Three members of the Orange County Business Council, a group of business leaders active in trying to resolve the county's financial woes, told a forum of local executives Thursday that a proposed half-cent sales tax increase is necessary for the county to avoid additional problems.
The council members, George Argyros, Gary Hunt and Thomas Sutton, who helped shape a proposed settlement plan for investors in the failed Orange County investment pool, said the bankruptcy represents an opportunity for county residents to reinvent county government and make it smaller and more efficient.
The county declared bankruptcy Dec. 6 after risky investments by then-Treasurer-Tax Collector Robert L. Citron lost nearly $1.7 billion belonging to the county and nearly 200 school districts, cities and other agencies.
"We're all mad about it, but we've got to move forward and solve it," said Argyros, a developer and chairman of Arnel & Affiliates, a Costa Mesa investment company. "It is a gigantic loss, and it won't come back."
The three business council members said that a half-cent sales tax increase would generate $600 million to $700 million over the next five years and provide "vitally important" money to help pay the county's debt, which is expected to reach $2 billion over the next fiscal year.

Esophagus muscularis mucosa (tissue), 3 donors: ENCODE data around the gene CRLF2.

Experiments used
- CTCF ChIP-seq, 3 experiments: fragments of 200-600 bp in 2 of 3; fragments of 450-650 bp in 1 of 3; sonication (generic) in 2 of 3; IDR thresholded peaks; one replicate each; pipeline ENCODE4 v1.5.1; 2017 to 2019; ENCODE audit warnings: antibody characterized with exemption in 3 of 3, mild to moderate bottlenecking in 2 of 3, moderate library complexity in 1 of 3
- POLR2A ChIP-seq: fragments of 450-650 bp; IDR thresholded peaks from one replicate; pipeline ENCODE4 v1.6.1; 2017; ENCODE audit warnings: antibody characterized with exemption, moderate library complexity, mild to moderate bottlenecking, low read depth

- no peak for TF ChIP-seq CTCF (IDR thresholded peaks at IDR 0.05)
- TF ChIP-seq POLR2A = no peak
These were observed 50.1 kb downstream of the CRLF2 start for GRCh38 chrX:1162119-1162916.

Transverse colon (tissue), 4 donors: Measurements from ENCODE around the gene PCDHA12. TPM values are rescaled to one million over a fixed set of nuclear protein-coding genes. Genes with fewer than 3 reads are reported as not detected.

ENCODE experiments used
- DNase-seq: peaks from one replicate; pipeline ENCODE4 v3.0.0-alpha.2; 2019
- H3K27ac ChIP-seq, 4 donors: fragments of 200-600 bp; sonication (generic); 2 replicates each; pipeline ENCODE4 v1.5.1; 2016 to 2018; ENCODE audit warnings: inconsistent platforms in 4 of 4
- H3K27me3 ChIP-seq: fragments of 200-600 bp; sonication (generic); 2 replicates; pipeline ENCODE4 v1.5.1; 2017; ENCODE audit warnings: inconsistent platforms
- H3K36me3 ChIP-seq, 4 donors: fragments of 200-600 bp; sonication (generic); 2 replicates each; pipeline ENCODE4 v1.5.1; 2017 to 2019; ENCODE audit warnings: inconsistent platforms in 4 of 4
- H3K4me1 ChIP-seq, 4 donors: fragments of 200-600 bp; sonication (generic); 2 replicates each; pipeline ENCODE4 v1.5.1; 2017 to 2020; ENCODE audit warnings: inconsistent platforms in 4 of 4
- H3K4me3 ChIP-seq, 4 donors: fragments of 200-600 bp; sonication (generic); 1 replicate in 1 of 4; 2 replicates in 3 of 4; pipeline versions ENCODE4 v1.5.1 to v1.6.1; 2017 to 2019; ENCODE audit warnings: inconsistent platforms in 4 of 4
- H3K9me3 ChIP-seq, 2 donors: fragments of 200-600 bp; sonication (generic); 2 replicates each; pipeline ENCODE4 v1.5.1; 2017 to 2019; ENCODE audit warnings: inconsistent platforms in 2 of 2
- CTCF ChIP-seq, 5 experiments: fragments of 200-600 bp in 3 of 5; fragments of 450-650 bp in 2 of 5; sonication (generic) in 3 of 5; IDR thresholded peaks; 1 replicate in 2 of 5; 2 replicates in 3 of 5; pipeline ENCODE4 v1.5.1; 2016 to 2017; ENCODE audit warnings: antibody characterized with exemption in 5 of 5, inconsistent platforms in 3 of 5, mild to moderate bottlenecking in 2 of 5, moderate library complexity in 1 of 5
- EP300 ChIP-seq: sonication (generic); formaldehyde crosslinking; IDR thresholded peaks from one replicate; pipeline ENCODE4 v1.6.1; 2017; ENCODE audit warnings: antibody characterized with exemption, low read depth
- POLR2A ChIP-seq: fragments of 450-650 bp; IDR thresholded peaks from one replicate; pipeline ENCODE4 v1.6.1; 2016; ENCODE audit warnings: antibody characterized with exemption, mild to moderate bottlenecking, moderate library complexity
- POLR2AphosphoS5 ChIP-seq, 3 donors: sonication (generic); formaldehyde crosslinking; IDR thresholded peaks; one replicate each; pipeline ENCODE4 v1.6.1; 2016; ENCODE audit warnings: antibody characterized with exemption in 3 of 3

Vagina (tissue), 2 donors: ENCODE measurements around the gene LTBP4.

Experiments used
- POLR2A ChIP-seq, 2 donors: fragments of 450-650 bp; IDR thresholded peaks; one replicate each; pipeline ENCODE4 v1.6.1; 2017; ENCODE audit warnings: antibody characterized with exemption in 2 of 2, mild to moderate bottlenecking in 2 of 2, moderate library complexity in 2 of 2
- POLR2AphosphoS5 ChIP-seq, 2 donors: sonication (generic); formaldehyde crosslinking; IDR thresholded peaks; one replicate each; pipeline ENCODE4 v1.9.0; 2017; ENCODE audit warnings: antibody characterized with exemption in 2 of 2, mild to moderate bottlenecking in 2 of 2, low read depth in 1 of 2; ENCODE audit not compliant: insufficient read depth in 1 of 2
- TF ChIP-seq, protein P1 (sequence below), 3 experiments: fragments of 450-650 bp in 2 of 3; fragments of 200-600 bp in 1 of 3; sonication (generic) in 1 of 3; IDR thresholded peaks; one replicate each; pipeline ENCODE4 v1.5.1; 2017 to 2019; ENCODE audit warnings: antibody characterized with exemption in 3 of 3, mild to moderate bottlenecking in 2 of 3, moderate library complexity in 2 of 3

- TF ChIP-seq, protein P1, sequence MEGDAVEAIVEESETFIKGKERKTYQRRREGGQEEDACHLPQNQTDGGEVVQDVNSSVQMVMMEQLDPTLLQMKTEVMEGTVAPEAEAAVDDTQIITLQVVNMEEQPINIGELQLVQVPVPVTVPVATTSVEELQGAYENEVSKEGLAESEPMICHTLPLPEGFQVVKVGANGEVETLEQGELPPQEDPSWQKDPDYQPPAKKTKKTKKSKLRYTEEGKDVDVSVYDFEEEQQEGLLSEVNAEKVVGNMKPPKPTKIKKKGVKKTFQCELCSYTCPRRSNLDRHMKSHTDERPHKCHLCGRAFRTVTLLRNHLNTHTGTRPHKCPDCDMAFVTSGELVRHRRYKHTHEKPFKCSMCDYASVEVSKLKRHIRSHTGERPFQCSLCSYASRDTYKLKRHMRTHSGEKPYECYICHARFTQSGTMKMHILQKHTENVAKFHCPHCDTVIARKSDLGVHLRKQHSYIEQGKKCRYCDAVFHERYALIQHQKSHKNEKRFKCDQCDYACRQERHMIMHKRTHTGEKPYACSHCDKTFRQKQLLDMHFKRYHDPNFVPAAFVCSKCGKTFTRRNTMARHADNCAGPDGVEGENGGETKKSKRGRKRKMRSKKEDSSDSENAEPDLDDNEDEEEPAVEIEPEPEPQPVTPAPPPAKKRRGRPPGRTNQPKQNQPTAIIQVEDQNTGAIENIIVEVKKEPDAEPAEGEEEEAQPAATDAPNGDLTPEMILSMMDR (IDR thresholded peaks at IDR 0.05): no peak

"If we don't do that (pass the half-cent sales tax increase), we won't be able to borrow in this county," Argyros said. "We have to save our county for the future."
Besides endorsing a half-cent sales tax increase, Argyros said county supervisors must look to trim the budget further than the $188 million in cuts already proposed by Chief Executive Officer William J. Popejoy.
Argyros said he believes some mandated programs could be cut without legislative approval from Sacramento, but he did not specify which ones.
"There needs to be some really hard cutting over there," Argyros said of mandated programs. "It's a time to review government, and I think we need to keep working on it."
The three business council members applauded the county supervisors' decision this week to endorse putting the controversial tax increase on the June 27 ballot.
Hunt, executive vice president of the Irvine Co., praised the supervisors' action and said the move represented "a very tough political choice."
"It shows to me prudent, decisive leadership," Hunt said.
Hunt said the campaign to get the sales tax increase approved by voters will cost $1.5 million to $2 million.
"If this fails, what we are saying is, 'We are not willing to step up to our word,' " Hunt said. He also said that the quality of life in Orange County would suffer if the tax is defeated.
Sutton, chief executive officer of Pacific Mutual Life, the largest life insurance company in the state, told the audience of about 250 at the Radisson Plaza Hotel that the sales tax is not the total solution to the financial crisis and said investors should get their money back.
"There's a lot of money (that) no one can say should not be repaid," Sutton said.